Not all of MacDermot's collaborations were successes. His Isabel's a Jezabel and Who the Murderer Was fared poorly on the London stage, and Dude and Via Galactica had only short runs in 1972 on Broadway. Of MacDermot's music for Isabel's a Jezebel, John Barber wrote: "He is a composer so strong, both harmonically and rhythmically, that he could set a catalog to music - and here he has done so. His use of counterpoint, of background choruses and recitative passages keeps the air tingling and the limping show on its feet" (London Daily Telegraph, quoted in the Canadian Composer, Feb 1971). MacDermot later wrote the music for The Human Comedy (1983, after Saroyan) and The Special (1985). The latter (with book and lyrics by the Montreal writer Mike Gutwillig) was set in Quebec during the 1980 sovereignty referendum and drew notice from Frank Rich for the score's "typically eclectic mix of folk, soft rock, Broadway and calypso" (New York Times, 5 Nov 1985). Not a New York hit, The Special was revised and produced in Montreal in 1986. MacDermot continued to write musicals through the 1990s (Sun, Blondie, Corporation, The Legend of Joan of Arc, and other titles), although none achieved the success of Hair. He was music supervisor for a New York revival of Hair in 2001.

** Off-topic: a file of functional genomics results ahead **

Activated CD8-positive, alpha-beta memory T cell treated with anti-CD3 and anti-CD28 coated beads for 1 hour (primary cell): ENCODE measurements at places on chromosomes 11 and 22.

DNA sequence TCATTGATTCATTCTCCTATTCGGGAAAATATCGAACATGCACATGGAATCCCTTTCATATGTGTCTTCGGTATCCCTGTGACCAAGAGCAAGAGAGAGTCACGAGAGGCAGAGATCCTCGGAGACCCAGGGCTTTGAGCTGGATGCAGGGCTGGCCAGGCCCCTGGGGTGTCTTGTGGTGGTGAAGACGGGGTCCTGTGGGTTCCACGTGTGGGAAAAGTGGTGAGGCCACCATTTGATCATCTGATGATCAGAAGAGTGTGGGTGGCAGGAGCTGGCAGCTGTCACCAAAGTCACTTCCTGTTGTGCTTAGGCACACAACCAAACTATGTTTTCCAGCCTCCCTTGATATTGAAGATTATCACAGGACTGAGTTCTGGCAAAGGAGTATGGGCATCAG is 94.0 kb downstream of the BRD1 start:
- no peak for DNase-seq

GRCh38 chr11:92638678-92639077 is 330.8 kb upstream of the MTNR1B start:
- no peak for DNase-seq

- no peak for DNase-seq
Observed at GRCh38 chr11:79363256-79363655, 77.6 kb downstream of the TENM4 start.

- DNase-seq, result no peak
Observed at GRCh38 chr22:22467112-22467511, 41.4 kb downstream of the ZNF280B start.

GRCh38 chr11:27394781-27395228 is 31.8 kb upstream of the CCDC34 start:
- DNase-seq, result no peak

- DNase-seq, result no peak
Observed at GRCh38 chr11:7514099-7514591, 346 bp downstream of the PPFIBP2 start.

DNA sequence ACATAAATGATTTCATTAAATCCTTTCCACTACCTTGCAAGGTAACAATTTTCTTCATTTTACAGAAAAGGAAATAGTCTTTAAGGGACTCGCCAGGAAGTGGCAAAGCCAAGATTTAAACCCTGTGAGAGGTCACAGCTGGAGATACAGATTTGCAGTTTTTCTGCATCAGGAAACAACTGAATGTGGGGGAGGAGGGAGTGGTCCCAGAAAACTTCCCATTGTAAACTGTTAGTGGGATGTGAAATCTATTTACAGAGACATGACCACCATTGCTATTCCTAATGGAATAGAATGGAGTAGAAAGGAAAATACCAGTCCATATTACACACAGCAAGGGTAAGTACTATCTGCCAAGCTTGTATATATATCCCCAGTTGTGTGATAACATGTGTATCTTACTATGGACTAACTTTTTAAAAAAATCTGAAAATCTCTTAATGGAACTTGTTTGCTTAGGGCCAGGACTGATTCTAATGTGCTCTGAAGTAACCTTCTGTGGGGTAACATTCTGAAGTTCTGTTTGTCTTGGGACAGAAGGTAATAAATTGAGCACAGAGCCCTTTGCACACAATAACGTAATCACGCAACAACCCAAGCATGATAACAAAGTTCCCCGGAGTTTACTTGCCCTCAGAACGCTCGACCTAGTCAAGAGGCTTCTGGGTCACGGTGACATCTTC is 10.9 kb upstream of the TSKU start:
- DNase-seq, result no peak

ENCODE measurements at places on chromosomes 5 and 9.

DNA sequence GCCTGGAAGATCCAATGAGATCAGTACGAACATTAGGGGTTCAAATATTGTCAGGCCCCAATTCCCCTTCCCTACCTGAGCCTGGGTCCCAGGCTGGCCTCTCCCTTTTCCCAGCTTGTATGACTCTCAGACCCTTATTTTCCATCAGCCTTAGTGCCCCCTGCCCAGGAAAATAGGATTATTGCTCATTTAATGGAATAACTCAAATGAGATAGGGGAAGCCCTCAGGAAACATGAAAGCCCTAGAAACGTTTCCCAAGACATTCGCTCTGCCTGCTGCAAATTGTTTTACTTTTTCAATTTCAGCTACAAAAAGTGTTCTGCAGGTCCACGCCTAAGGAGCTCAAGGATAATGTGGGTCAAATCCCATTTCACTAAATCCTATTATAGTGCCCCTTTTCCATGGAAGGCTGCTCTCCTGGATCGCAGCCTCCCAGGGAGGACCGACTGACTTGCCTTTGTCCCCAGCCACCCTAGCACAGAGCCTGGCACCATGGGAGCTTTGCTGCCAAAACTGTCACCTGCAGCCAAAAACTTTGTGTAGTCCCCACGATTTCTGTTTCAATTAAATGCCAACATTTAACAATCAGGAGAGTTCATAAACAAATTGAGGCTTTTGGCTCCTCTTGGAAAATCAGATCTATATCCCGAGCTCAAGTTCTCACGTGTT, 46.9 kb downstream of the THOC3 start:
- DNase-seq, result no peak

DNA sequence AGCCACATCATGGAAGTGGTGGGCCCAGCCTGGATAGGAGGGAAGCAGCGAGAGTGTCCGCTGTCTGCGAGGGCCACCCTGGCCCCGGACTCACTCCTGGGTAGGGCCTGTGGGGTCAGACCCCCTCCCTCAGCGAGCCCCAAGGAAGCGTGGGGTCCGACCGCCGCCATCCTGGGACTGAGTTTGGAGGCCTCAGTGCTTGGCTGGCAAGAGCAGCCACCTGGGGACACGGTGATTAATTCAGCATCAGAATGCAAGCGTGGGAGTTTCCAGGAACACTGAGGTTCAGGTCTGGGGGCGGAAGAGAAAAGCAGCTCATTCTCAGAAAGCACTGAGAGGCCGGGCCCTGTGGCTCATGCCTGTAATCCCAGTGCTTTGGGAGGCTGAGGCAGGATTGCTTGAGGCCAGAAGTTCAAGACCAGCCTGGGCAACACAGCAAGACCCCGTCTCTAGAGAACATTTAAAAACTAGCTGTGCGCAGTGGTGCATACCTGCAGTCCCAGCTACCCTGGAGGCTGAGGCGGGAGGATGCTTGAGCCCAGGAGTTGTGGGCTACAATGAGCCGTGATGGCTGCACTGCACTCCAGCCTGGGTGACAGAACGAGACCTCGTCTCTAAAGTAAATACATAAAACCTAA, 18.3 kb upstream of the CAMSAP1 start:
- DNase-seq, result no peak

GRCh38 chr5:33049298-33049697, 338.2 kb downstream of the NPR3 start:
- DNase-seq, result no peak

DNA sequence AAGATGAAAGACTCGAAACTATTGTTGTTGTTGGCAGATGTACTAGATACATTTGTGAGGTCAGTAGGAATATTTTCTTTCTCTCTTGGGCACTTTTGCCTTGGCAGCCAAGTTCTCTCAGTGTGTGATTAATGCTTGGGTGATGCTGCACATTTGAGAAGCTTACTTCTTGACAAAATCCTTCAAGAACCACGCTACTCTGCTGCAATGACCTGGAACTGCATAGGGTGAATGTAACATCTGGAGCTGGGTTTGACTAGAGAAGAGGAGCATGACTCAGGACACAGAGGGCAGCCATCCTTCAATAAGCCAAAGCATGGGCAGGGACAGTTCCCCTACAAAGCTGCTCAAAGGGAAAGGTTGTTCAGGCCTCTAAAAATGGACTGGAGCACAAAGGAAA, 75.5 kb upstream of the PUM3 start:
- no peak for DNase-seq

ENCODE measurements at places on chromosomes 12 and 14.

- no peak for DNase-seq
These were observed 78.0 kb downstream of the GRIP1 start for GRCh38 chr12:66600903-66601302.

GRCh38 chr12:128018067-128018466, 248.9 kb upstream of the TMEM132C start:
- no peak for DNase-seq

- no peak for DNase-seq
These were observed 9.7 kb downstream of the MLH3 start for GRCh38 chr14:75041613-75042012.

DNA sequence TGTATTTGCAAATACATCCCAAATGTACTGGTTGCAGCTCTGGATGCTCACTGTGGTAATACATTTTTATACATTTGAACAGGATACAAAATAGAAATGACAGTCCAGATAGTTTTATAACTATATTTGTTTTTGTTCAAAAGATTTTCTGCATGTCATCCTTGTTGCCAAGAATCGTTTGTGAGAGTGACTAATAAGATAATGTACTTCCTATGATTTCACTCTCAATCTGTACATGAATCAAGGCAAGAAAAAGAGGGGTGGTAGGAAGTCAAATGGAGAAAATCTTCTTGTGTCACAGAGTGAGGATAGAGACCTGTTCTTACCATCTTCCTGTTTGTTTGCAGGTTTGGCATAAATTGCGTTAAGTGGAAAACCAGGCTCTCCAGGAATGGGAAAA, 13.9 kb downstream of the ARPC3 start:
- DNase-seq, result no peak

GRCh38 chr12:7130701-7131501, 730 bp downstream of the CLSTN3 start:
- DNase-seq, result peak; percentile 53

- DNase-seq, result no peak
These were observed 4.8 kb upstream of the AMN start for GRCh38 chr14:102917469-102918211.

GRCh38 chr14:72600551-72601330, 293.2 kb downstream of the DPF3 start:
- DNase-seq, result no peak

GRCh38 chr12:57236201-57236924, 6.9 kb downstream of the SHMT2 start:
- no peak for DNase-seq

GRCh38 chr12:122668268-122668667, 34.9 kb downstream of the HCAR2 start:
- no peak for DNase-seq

MacDermot's other compositions include scores for the films Cotton Comes to Harlem, Fortune and Men's Eyes, Duffer, Woman Is Sweeter, Rhinoceros, Mistress, and The Hopeless Romantic; the religious works Mass in F and Take This Bread (the latter, subtitled "A Mass in Our Time," written for and performed at the opening of Hamilton Place in 1973); the choral piece Ghetto Suite, with text taken from poems by black children in New York; the orchestral work Incident at Turtle Rock, commissioned by the National Arts Centre Orchestra and premiered 30 Apr 1975; and scores for dance and ballet: A Private Circus (the music taken from his Mosaic for wind quintet), La Novela, The Referee (or a Pre-Rock Dance Suite, premiered in 1975 and also performed by the Ballet Nacional de Cuba in 1977), The Shooting of Dan McGrew, and Salome. His Concerto for Snug Harbor (1997) was a commission, as were The Staten Island Symphony (1995) and Cantata for Vancouver (1986).
Recordings and Performances